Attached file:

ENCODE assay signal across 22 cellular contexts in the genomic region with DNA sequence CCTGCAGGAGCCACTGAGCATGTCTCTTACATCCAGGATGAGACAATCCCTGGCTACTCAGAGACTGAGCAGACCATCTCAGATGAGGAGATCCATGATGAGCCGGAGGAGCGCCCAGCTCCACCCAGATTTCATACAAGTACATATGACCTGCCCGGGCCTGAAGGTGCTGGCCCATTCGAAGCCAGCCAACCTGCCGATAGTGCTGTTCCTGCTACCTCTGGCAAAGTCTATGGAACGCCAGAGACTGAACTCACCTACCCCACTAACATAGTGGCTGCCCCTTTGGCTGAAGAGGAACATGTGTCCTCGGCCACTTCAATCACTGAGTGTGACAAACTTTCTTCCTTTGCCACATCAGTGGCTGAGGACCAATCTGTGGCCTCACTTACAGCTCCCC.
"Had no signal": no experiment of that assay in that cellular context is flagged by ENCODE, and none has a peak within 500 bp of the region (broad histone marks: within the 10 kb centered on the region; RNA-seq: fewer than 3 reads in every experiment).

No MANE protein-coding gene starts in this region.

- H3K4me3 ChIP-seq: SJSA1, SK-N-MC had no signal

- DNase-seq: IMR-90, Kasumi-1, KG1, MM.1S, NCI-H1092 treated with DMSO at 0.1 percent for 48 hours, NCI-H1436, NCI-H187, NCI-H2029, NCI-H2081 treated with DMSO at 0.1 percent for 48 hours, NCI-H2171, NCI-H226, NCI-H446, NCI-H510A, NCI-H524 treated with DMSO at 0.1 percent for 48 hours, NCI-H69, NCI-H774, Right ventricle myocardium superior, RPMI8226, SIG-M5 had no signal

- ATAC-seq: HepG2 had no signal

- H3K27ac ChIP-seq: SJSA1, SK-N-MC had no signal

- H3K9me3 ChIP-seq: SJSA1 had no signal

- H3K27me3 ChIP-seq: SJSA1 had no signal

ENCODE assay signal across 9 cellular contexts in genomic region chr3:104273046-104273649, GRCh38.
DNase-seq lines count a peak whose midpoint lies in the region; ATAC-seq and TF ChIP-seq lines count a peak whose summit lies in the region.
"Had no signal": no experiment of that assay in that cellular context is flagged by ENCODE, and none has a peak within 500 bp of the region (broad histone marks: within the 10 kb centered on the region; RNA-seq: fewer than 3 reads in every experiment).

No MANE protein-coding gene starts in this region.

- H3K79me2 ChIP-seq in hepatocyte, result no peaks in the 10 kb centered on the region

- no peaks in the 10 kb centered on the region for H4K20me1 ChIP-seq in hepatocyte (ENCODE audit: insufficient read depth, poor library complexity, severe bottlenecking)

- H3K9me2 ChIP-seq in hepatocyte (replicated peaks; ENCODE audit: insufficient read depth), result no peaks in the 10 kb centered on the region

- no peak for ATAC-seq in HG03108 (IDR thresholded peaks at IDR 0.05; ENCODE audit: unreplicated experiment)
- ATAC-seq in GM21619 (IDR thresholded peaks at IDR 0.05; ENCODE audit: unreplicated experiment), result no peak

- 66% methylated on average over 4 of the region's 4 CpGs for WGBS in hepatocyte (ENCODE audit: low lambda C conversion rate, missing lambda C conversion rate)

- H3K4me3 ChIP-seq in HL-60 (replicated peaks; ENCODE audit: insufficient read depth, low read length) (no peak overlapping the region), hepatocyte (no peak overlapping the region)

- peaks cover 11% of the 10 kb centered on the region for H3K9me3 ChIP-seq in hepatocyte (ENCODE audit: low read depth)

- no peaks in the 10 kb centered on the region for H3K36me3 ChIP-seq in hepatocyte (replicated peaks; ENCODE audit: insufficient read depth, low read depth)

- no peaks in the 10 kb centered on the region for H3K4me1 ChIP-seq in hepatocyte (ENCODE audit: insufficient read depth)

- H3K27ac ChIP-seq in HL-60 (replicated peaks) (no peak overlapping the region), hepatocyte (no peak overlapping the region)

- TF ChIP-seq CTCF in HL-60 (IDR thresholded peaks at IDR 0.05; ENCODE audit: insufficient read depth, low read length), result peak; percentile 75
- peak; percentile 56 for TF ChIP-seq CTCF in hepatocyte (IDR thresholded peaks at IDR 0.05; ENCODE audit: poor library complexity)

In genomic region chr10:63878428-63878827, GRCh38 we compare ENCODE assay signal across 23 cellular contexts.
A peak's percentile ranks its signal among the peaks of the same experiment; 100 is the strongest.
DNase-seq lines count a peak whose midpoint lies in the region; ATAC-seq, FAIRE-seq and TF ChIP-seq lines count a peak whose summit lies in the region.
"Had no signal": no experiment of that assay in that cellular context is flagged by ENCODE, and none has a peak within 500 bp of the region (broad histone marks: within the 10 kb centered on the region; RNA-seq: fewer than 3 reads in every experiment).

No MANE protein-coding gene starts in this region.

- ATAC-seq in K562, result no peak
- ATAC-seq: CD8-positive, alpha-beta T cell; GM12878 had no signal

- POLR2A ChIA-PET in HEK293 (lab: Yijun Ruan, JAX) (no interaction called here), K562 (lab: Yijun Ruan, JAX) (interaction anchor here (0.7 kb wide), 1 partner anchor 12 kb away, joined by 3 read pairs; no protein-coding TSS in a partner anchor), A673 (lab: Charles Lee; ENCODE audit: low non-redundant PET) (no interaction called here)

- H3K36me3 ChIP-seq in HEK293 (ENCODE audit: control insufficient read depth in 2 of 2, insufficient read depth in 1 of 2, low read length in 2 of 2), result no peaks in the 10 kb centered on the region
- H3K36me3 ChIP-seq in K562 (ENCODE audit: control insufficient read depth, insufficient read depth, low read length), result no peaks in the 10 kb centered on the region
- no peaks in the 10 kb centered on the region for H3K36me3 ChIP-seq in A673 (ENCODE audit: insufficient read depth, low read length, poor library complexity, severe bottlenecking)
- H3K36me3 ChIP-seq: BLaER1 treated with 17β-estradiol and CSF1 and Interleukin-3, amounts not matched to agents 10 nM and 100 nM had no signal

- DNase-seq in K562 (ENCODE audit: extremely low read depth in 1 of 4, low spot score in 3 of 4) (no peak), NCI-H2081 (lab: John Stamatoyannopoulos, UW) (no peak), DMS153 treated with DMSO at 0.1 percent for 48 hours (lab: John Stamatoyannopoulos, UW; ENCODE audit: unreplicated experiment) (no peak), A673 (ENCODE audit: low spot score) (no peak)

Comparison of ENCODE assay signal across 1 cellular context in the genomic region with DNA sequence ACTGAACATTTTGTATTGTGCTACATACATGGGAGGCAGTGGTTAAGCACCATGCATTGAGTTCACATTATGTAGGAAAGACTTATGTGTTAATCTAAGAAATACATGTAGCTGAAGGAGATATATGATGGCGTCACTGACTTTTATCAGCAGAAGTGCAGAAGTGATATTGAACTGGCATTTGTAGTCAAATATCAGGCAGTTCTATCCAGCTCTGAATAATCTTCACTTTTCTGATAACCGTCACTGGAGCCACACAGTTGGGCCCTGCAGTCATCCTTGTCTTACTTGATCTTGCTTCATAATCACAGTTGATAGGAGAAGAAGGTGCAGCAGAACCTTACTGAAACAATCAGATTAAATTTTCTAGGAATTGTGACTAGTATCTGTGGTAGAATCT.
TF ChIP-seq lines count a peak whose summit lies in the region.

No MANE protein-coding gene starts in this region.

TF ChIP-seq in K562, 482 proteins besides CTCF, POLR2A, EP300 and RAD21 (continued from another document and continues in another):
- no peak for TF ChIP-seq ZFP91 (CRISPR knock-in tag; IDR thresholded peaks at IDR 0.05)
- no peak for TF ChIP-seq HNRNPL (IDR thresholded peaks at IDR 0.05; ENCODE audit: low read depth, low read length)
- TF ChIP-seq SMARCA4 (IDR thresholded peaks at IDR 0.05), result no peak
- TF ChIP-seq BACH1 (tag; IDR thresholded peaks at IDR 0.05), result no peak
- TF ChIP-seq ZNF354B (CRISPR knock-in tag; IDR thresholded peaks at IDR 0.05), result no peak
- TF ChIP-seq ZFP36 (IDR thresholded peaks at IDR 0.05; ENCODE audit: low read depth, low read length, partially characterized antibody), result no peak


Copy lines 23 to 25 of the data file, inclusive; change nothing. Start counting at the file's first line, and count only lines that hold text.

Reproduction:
- no peaks in the 10 kb centered on the region for H3K4me1 ChIP-seq in hepatocyte (ENCODE audit: insufficient read depth)

- H3K27ac ChIP-seq in HL-60 (replicated peaks) (no peak overlapping the region), hepatocyte (no peak overlapping the region)

- TF ChIP-seq CTCF in HL-60 (IDR thresholded peaks at IDR 0.05; ENCODE audit: insufficient read depth, low read length), result peak; percentile 75